Tony Matthess | Whatever Age You Are, Ride a Bike Like You’re 20

Letters to the Editor
Letters to the Editor

This is not an article about steroids, anti-inflammatories, or testosterone injections. I’m 70-plus, and I used to ride a mountain bike up some pretty steep terrain and ride a road bike for the entire day. Now, it seems I spend equal time between orthopedic doctors and physical therapists, as I do living my life in the golden years.

I always loved to ride a bike. But as the years passed my wife was afraid of my falling off a single-track mountain trail (me too). I also found it increasingly uncomfortable sitting on the seat of a road bike and not have it try to invade a body part I always considered out of bounds.

Enter the world of e-bikes. This is not your e-bike of yesteryear, where you sat on a bike with a little battery and putted down the street for a few miles while you hid your ego. Most of the e-bikes today are called “pedal assist.” They can look like a beach cruiser or a ferocious mountain bike with four knobby tires that can climb goat trails.

The battery is disguised and looks like it is molded to the front frame. It can have all the incidentals that you would want, down to having a USB port in the battery. With a 16 amp battery (don’t get anything less) you can travel for hours. Buy a backup, and see you in Santa Barbara. A 5 amp charger will give you 100 percent in under three hours. That’s a tennis game at Riviera Country Club, or a little surf with an afternoon snooze, and you are headed home.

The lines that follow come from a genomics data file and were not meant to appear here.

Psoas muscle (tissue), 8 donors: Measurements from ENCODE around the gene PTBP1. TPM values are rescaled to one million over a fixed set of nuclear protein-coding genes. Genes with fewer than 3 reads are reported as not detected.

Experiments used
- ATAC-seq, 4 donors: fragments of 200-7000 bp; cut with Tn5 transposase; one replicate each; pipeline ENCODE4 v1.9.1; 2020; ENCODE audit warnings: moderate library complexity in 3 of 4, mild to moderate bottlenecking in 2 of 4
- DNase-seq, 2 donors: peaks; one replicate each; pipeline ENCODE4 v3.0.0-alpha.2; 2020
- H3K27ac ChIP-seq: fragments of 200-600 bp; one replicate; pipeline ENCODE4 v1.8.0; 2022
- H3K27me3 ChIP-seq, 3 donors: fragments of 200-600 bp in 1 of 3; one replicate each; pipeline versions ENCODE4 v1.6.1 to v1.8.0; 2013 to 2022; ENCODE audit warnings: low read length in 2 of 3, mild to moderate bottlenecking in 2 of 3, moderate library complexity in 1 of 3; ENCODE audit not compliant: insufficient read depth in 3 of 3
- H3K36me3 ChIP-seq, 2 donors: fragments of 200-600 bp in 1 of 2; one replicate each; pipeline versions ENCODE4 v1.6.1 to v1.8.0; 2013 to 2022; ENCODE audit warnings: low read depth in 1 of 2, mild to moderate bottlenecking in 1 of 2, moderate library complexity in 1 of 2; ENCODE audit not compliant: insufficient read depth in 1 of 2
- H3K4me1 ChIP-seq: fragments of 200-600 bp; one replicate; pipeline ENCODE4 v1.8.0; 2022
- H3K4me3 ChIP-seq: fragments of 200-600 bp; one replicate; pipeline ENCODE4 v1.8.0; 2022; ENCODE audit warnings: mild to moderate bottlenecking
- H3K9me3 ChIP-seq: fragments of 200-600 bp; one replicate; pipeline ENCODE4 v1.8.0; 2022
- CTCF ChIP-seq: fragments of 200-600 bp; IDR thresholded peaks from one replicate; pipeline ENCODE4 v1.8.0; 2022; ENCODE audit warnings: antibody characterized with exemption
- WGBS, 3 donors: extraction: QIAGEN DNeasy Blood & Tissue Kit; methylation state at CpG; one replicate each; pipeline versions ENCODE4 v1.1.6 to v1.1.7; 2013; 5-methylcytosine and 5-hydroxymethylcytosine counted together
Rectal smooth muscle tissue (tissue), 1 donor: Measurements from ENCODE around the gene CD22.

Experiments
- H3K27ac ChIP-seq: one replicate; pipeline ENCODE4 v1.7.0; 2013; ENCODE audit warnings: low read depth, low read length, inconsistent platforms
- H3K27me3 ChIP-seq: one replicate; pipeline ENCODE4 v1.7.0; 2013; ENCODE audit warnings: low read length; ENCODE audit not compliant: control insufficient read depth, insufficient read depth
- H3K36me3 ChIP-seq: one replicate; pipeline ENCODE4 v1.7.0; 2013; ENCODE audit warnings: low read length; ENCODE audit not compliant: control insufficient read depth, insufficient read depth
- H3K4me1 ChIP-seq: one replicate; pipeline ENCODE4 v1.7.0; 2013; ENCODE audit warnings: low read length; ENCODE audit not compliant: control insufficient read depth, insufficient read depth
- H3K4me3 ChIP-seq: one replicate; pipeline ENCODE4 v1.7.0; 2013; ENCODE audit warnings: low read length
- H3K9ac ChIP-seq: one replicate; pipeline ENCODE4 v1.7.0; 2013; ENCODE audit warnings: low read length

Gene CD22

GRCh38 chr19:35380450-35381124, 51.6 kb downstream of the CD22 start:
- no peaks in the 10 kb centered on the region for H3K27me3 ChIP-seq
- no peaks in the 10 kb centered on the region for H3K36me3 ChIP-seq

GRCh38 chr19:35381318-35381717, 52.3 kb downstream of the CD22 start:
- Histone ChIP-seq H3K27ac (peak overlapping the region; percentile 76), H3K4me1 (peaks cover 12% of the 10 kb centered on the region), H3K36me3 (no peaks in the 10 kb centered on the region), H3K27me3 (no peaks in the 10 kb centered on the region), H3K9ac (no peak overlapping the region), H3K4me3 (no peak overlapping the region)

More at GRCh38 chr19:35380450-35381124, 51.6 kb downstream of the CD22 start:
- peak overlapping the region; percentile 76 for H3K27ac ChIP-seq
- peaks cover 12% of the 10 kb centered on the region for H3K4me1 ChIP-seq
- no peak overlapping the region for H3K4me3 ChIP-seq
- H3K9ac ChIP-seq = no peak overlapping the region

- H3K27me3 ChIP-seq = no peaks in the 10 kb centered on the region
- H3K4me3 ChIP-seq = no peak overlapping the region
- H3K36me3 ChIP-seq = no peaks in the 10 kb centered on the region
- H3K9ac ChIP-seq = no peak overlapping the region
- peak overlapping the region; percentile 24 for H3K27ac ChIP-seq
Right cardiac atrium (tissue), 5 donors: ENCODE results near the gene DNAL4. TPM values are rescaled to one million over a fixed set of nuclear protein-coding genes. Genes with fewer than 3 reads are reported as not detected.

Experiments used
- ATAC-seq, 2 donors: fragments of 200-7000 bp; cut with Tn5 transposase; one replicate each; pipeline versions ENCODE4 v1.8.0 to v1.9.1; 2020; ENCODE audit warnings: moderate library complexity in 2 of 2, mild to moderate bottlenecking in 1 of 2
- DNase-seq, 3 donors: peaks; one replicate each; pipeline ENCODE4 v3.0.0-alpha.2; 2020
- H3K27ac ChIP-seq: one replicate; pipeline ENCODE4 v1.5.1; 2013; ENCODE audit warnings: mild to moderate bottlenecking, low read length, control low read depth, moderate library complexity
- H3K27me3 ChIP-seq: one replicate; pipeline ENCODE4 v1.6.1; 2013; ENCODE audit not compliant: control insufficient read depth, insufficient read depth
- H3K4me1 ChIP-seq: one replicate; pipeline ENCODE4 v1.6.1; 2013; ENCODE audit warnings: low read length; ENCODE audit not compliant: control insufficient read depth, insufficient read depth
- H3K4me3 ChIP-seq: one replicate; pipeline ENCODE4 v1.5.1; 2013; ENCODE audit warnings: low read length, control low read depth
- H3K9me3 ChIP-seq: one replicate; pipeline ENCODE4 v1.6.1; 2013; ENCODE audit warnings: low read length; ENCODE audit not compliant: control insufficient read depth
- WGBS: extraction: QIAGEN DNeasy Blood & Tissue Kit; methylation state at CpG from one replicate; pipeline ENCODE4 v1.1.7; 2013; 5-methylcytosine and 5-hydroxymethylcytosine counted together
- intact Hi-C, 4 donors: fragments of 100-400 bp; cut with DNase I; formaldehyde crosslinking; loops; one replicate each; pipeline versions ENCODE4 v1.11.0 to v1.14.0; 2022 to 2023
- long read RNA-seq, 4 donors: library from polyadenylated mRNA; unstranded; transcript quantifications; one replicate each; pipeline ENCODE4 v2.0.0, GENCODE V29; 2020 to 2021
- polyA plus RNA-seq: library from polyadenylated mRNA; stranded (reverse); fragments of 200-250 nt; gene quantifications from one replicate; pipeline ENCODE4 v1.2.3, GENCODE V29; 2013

Pedal assist means just that. You can go from no assist to gradually increasing to the maximum, which allows for smooth pedaling at a good clip. There is not a hill around, including Golden Valley Road, that you can’t climb with little effort if you wanted.

More than anything, it allows you to ride like you did when you had legs. Now, you can go anywhere for hours and not wonder who you are going to call to pick you up. The wife can also join you, and you will not hear, “Wait for me.”

Surprisingly, the price of a really good e-bike is not that much (under $2,000), compared to a good road bike, which for a pro runs close to $11,000. My friend paid over $4,000, and he rides only on the weekends. Just remember, you get what you pay for.

For you athletes over 40, put your ego in the pocket of your tight black riding pants for a weekend, or for the average guy and gal try the pedal assist e-bike and enjoy the road to and the road back. You’ll thank me.

Tony Matthess

Santa Clarita

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